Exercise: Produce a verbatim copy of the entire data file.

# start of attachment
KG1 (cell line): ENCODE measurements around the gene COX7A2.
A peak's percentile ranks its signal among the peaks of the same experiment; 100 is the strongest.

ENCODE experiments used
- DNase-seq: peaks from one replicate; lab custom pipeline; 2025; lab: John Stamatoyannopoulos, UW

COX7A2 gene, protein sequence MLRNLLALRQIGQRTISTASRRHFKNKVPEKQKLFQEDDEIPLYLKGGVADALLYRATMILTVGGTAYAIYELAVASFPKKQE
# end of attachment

KG1 (cell line): ENCODE measurements around the gene COX7A2.
A peak's percentile ranks its signal among the peaks of the same experiment; 100 is the strongest.

ENCODE experiments used
- DNase-seq: peaks from one replicate; lab custom pipeline; 2025; lab: John Stamatoyannopoulos, UW

COX7A2 gene, protein sequence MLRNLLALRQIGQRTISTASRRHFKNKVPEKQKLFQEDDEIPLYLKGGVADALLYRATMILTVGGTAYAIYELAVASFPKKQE